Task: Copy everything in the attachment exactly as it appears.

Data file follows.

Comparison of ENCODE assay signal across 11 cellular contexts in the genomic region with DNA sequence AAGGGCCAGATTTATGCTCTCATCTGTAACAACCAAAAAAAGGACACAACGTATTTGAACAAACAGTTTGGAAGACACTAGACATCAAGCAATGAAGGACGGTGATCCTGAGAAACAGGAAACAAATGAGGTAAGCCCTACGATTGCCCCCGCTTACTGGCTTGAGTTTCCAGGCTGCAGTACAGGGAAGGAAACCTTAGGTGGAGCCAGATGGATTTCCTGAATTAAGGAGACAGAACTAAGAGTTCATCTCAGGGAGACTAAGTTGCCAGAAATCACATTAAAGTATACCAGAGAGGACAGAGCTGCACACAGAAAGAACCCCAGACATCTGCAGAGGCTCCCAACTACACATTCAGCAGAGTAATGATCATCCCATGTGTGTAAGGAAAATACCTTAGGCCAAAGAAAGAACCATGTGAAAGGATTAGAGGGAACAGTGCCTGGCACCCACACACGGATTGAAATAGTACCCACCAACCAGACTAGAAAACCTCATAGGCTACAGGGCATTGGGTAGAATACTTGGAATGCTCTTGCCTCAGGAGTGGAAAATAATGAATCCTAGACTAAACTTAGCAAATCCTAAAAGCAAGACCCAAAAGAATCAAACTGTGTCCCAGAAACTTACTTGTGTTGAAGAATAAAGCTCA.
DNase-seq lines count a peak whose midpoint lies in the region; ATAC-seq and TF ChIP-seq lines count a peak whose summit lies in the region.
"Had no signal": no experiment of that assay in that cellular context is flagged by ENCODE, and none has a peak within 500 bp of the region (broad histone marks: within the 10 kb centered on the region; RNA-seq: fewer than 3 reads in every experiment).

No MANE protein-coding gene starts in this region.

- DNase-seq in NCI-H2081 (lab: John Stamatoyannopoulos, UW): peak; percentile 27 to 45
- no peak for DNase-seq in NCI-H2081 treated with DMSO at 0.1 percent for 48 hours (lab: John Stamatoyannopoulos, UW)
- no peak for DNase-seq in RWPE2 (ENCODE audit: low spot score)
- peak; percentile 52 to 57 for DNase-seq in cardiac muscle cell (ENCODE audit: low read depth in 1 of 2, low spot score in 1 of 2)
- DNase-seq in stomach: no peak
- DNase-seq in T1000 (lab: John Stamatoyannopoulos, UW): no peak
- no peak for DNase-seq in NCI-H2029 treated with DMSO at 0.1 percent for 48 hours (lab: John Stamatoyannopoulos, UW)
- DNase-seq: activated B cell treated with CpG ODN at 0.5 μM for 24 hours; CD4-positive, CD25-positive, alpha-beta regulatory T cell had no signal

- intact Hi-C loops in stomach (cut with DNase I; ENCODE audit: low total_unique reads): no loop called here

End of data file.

Comparison of ENCODE assay signal across 11 cellular contexts in the genomic region with DNA sequence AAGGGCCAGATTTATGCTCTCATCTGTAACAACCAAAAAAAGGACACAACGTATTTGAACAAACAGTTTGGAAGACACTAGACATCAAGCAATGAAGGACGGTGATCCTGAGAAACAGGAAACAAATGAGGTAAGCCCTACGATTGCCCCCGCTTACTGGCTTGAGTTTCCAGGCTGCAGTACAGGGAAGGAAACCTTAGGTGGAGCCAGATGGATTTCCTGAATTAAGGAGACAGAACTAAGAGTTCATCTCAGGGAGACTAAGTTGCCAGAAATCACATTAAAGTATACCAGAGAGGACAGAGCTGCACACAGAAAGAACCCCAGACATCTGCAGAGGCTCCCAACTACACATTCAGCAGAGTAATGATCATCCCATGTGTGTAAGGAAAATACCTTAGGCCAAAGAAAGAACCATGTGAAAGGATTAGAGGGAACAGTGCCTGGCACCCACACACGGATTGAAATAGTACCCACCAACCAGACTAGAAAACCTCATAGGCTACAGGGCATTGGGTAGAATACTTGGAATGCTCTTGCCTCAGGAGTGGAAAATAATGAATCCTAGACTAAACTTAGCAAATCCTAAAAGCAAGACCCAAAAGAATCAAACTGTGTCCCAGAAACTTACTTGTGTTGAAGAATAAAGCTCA.
DNase-seq lines count a peak whose midpoint lies in the region; ATAC-seq and TF ChIP-seq lines count a peak whose summit lies in the region.
"Had no signal": no experiment of that assay in that cellular context is flagged by ENCODE, and none has a peak within 500 bp of the region (broad histone marks: within the 10 kb centered on the region; RNA-seq: fewer than 3 reads in every experiment).

No MANE protein-coding gene starts in this region.

- DNase-seq in NCI-H2081 (lab: John Stamatoyannopoulos, UW): peak; percentile 27 to 45
- no peak for DNase-seq in NCI-H2081 treated with DMSO at 0.1 percent for 48 hours (lab: John Stamatoyannopoulos, UW)
- no peak for DNase-seq in RWPE2 (ENCODE audit: low spot score)
- peak; percentile 52 to 57 for DNase-seq in cardiac muscle cell (ENCODE audit: low read depth in 1 of 2, low spot score in 1 of 2)
- DNase-seq in stomach: no peak
- DNase-seq in T1000 (lab: John Stamatoyannopoulos, UW): no peak
- no peak for DNase-seq in NCI-H2029 treated with DMSO at 0.1 percent for 48 hours (lab: John Stamatoyannopoulos, UW)
- DNase-seq: activated B cell treated with CpG ODN at 0.5 μM for 24 hours; CD4-positive, CD25-positive, alpha-beta regulatory T cell had no signal

- intact Hi-C loops in stomach (cut with DNase I; ENCODE audit: low total_unique reads): no loop called here